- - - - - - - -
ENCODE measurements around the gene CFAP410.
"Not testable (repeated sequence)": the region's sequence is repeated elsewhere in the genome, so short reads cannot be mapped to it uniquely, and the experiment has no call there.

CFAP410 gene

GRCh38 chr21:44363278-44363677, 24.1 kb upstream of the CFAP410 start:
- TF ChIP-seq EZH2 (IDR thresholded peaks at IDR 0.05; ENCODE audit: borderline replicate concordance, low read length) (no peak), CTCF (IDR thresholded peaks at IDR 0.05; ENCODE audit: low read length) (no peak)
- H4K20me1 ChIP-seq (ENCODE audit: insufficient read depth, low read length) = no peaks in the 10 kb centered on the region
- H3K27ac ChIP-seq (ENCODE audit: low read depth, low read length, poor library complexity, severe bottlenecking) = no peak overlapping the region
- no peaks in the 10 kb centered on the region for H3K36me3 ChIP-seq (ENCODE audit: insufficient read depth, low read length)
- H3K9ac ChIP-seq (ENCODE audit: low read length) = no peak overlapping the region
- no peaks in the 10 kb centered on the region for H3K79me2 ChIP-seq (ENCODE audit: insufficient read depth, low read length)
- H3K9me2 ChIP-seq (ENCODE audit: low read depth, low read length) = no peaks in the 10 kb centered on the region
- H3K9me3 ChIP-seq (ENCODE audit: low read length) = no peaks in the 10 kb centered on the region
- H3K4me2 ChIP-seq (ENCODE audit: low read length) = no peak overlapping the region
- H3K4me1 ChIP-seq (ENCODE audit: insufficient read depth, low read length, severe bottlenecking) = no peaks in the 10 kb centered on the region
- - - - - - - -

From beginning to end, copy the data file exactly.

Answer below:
ENCODE measurements around the gene CFAP410.
"Not testable (repeated sequence)": the region's sequence is repeated elsewhere in the genome, so short reads cannot be mapped to it uniquely, and the experiment has no call there.

CFAP410 gene

GRCh38 chr21:44363278-44363677, 24.1 kb upstream of the CFAP410 start:
- TF ChIP-seq EZH2 (IDR thresholded peaks at IDR 0.05; ENCODE audit: borderline replicate concordance, low read length) (no peak), CTCF (IDR thresholded peaks at IDR 0.05; ENCODE audit: low read length) (no peak)
- H4K20me1 ChIP-seq (ENCODE audit: insufficient read depth, low read length) = no peaks in the 10 kb centered on the region
- H3K27ac ChIP-seq (ENCODE audit: low read depth, low read length, poor library complexity, severe bottlenecking) = no peak overlapping the region
- no peaks in the 10 kb centered on the region for H3K36me3 ChIP-seq (ENCODE audit: insufficient read depth, low read length)
- H3K9ac ChIP-seq (ENCODE audit: low read length) = no peak overlapping the region
- no peaks in the 10 kb centered on the region for H3K79me2 ChIP-seq (ENCODE audit: insufficient read depth, low read length)
- H3K9me2 ChIP-seq (ENCODE audit: low read depth, low read length) = no peaks in the 10 kb centered on the region
- H3K9me3 ChIP-seq (ENCODE audit: low read length) = no peaks in the 10 kb centered on the region
- H3K4me2 ChIP-seq (ENCODE audit: low read length) = no peak overlapping the region
- H3K4me1 ChIP-seq (ENCODE audit: insufficient read depth, low read length, severe bottlenecking) = no peaks in the 10 kb centered on the region